Boeing's troubled KC-46 tanker program has experienced a double whammy of much needed good news as of late, with the aircraft receiving its FAA Supplemental Type Certification and the USAF placing another order for 18 additional aircraft and associated items, all of which has occurred this month. The purchase is worth $2.9B and brings the total number of Pegasus tankers on the order books to 52 airframes.
But even though these are very positive developments, the major 'category 1 deficiencies' with the aircraft still have not been mitigated. These include problems with the aircraft's refueling boom scraping the skin of receiving aircraft and butting back against them during certain conditions, as well as issues with the Remote Vision System that has replaced the traditional boomer's pod, among others. You can read all about these deficiencies here. According to Boeing, they are still working with the USAF to find fixes to these critical issues.
All this comes as the first of the initial batch of 18 KC-46A tankers and nine hose and drogue refueling pods is promised to be delivered to McConnell AFB next month. This target was set after the last delivery date—August of 2017—was blown. Last June, the primary customer for the KC-46—the USAF—had posited publically that Boeing's goals were too optimistic and that they could deliver the jet in Spring of 2019 at the earliest. Boeing had pushed back against that estimate, keeping to their late 2018 target and last June the USAF acquiesced, with Air Force Under Secretary Matt Donovan stating:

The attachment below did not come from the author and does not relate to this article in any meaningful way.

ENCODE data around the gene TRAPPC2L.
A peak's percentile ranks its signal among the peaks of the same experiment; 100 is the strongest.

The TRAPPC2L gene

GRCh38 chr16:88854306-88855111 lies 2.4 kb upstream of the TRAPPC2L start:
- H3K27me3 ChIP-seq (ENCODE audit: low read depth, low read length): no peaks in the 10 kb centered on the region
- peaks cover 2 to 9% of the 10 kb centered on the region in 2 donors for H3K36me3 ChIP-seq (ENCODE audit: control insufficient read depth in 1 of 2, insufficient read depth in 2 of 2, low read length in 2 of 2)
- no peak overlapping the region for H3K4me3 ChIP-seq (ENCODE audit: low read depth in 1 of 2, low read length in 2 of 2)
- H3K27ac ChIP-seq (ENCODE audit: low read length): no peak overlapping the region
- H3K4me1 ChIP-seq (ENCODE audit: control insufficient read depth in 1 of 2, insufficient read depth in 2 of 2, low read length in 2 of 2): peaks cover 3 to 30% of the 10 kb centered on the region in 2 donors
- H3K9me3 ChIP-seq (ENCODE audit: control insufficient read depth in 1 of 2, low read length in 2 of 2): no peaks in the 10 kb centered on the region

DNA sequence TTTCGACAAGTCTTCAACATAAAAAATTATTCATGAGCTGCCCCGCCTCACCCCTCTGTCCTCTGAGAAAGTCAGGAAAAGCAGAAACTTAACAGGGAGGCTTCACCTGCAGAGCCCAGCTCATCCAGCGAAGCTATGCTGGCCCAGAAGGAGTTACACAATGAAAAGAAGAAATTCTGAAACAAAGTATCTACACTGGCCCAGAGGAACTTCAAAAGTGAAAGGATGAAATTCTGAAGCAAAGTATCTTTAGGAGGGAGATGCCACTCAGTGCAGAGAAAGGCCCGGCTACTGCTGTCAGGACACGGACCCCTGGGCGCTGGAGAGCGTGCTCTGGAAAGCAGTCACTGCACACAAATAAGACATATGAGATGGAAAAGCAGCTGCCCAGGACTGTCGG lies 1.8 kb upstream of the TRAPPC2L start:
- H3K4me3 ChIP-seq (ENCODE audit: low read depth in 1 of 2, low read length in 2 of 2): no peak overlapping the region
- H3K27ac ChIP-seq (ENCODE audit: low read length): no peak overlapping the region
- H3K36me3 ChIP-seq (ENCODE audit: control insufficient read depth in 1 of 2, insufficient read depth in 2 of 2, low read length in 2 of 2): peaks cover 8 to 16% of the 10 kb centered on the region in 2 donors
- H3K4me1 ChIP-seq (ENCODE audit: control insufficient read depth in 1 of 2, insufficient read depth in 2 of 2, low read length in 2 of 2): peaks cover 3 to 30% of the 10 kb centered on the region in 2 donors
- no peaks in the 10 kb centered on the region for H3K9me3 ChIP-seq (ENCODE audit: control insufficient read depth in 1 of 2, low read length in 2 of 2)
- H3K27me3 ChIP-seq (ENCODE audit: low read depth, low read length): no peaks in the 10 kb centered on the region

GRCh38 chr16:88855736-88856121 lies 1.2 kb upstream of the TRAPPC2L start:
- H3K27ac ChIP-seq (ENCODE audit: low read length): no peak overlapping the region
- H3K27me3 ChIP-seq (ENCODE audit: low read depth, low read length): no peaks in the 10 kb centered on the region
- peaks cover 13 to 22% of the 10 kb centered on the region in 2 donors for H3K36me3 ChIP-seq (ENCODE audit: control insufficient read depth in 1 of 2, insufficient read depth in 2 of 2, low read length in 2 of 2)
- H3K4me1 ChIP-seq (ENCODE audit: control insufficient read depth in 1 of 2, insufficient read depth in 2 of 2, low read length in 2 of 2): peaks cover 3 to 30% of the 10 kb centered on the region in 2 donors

“As a result of months of collaboration, the Air Force and Boeing KC-46A teams have reached an agreed joint program schedule to get to the first 18 aircraft deliveries. This includes the expectation the first KC-46A aircraft acceptance and delivery will occur in October 2018, with the remaining 17 aircraft delivered by April 2019.
While the KC-46A flight test program is nearly complete, significant work remains. The Air Force is looking forward to KC-46A first delivery and will continue to work with Boeing on opportunities to expedite the program.”
The last major certification hurdle will be to obtain an FAA Military Type Certificate for the unique, militarized Boeing 767 derivative. Boeing is hoping to receive this certification very soon, but without the major deficiencies fixed, not to mention the possibility of not meeting the agreed upon delivery goals, the company could be running headlong into another round of penalties based on the fixed-price contract negotiated with the USAF. The company has already incurred over $2B in out of pocket expenses for the KC-46 program due to delays and cost overruns.
Even with these issues outstanding and the skepticism surrounding the delivery timeline, the KC-46 is here to stay and the USAF absolutely needs this aircraft and in significant quantities. The latest order shows that the flying force is more than willing to bet big on the KC-46 regardless of the developmental hurdles that still plague the program. Additionally, the airframe itself has a very high likelihood of being adapted for other Pentagon uses, including an emerging initiative to replace the E-4B, E-6B, and C-32A with one common platform.
The USAF envisions 179 KC-46s being built, but that number could grow and it does not include the possible addition of other missionized variants.
We will keep you up to date as the October delivery deadline for the first Pegasus tanker approaches.
Contact the author: Tyler@thedrive.com